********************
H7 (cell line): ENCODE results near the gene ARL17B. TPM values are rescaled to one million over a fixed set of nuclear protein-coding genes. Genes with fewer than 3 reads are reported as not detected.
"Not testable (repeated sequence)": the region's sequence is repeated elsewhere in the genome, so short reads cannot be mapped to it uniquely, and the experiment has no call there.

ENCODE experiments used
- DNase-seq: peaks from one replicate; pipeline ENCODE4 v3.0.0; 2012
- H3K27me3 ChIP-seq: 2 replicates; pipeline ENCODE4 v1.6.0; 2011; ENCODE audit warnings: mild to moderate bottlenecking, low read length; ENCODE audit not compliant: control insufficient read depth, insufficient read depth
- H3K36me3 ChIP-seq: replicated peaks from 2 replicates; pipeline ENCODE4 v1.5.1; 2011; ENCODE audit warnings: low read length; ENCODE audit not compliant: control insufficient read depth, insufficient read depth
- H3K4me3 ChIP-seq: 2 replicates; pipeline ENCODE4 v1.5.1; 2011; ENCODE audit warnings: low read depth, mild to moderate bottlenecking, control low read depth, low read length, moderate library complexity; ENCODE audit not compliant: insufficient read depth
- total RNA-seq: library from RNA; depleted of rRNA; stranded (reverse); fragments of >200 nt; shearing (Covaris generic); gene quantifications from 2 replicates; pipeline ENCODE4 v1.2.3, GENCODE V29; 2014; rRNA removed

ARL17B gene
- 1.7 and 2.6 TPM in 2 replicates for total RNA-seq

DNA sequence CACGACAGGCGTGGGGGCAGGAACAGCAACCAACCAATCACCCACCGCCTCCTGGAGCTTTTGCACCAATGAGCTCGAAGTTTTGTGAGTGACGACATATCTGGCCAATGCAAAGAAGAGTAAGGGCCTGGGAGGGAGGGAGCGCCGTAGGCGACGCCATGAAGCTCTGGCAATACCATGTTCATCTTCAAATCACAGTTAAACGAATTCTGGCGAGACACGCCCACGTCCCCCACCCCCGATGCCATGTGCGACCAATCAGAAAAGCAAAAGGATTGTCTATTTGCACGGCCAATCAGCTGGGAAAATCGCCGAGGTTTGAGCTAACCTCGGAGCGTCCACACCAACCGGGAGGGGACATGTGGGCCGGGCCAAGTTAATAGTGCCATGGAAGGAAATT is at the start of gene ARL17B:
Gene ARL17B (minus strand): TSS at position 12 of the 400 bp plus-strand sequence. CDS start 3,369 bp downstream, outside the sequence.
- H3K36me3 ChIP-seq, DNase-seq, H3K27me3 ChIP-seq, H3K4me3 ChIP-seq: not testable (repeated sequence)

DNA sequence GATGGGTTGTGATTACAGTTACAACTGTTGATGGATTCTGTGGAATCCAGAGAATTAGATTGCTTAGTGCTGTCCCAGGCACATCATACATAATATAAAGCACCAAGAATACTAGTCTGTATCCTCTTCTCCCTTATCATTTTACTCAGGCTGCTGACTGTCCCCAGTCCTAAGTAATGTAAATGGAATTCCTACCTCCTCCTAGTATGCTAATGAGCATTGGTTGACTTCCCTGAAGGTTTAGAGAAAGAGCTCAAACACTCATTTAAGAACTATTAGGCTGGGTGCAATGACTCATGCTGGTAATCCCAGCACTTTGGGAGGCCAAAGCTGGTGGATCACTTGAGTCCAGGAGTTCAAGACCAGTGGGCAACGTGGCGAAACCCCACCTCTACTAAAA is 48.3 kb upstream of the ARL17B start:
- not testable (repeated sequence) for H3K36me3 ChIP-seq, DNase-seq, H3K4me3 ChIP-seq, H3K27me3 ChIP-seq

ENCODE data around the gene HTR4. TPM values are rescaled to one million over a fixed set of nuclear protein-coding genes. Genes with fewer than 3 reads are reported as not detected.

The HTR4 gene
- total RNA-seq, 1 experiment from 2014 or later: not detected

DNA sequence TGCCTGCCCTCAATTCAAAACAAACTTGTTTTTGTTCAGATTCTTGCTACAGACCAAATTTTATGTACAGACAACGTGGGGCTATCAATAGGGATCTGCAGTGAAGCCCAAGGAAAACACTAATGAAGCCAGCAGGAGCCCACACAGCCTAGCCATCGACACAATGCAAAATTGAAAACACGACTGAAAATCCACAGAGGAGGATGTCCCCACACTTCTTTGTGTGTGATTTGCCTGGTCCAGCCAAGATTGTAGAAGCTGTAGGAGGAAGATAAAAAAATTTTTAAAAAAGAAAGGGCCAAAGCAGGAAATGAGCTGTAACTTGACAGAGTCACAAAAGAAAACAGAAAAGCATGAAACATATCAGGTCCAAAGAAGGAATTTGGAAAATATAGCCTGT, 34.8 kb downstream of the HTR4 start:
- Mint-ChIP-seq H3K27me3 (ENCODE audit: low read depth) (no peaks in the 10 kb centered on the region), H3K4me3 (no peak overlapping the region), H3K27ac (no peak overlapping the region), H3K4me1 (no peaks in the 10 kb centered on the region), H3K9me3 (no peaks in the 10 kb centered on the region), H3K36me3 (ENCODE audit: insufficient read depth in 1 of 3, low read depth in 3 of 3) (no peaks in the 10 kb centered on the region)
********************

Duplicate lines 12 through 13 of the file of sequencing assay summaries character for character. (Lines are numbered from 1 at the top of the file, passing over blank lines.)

Gene ARL17B (minus strand): TSS at position 12 of the 400 bp plus-strand sequence. CDS start 3,369 bp downstream, outside the sequence.
- H3K36me3 ChIP-seq, DNase-seq, H3K27me3 ChIP-seq, H3K4me3 ChIP-seq: not testable (repeated sequence)